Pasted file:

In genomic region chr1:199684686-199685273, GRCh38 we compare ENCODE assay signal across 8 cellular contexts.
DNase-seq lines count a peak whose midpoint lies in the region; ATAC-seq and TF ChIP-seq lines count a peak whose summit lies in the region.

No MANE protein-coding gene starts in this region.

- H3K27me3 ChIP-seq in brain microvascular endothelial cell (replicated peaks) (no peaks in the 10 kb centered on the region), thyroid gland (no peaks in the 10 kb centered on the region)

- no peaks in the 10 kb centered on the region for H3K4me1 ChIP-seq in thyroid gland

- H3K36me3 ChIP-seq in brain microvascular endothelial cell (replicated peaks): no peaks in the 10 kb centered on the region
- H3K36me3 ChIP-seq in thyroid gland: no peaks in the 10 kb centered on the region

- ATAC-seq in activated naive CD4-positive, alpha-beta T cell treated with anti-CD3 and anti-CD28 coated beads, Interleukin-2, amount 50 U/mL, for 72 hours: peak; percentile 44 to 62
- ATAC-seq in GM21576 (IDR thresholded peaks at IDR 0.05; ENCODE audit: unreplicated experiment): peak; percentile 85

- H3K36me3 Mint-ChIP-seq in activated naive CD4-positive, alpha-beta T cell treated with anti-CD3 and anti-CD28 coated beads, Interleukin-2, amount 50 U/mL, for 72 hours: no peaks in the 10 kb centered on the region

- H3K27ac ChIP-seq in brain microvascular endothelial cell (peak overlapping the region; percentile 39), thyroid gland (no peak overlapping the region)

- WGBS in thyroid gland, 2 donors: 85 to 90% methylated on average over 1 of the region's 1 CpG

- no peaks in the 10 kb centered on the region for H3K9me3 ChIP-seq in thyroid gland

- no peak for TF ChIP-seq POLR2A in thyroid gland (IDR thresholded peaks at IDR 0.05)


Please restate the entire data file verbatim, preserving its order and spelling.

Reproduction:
In genomic region chr1:199684686-199685273, GRCh38 we compare ENCODE assay signal across 8 cellular contexts.
DNase-seq lines count a peak whose midpoint lies in the region; ATAC-seq and TF ChIP-seq lines count a peak whose summit lies in the region.

No MANE protein-coding gene starts in this region.

- H3K27me3 ChIP-seq in brain microvascular endothelial cell (replicated peaks) (no peaks in the 10 kb centered on the region), thyroid gland (no peaks in the 10 kb centered on the region)

- no peaks in the 10 kb centered on the region for H3K4me1 ChIP-seq in thyroid gland

- H3K36me3 ChIP-seq in brain microvascular endothelial cell (replicated peaks): no peaks in the 10 kb centered on the region
- H3K36me3 ChIP-seq in thyroid gland: no peaks in the 10 kb centered on the region

- ATAC-seq in activated naive CD4-positive, alpha-beta T cell treated with anti-CD3 and anti-CD28 coated beads, Interleukin-2, amount 50 U/mL, for 72 hours: peak; percentile 44 to 62
- ATAC-seq in GM21576 (IDR thresholded peaks at IDR 0.05; ENCODE audit: unreplicated experiment): peak; percentile 85

- H3K36me3 Mint-ChIP-seq in activated naive CD4-positive, alpha-beta T cell treated with anti-CD3 and anti-CD28 coated beads, Interleukin-2, amount 50 U/mL, for 72 hours: no peaks in the 10 kb centered on the region

- H3K27ac ChIP-seq in brain microvascular endothelial cell (peak overlapping the region; percentile 39), thyroid gland (no peak overlapping the region)

- WGBS in thyroid gland, 2 donors: 85 to 90% methylated on average over 1 of the region's 1 CpG

- no peaks in the 10 kb centered on the region for H3K9me3 ChIP-seq in thyroid gland

- no peak for TF ChIP-seq POLR2A in thyroid gland (IDR thresholded peaks at IDR 0.05)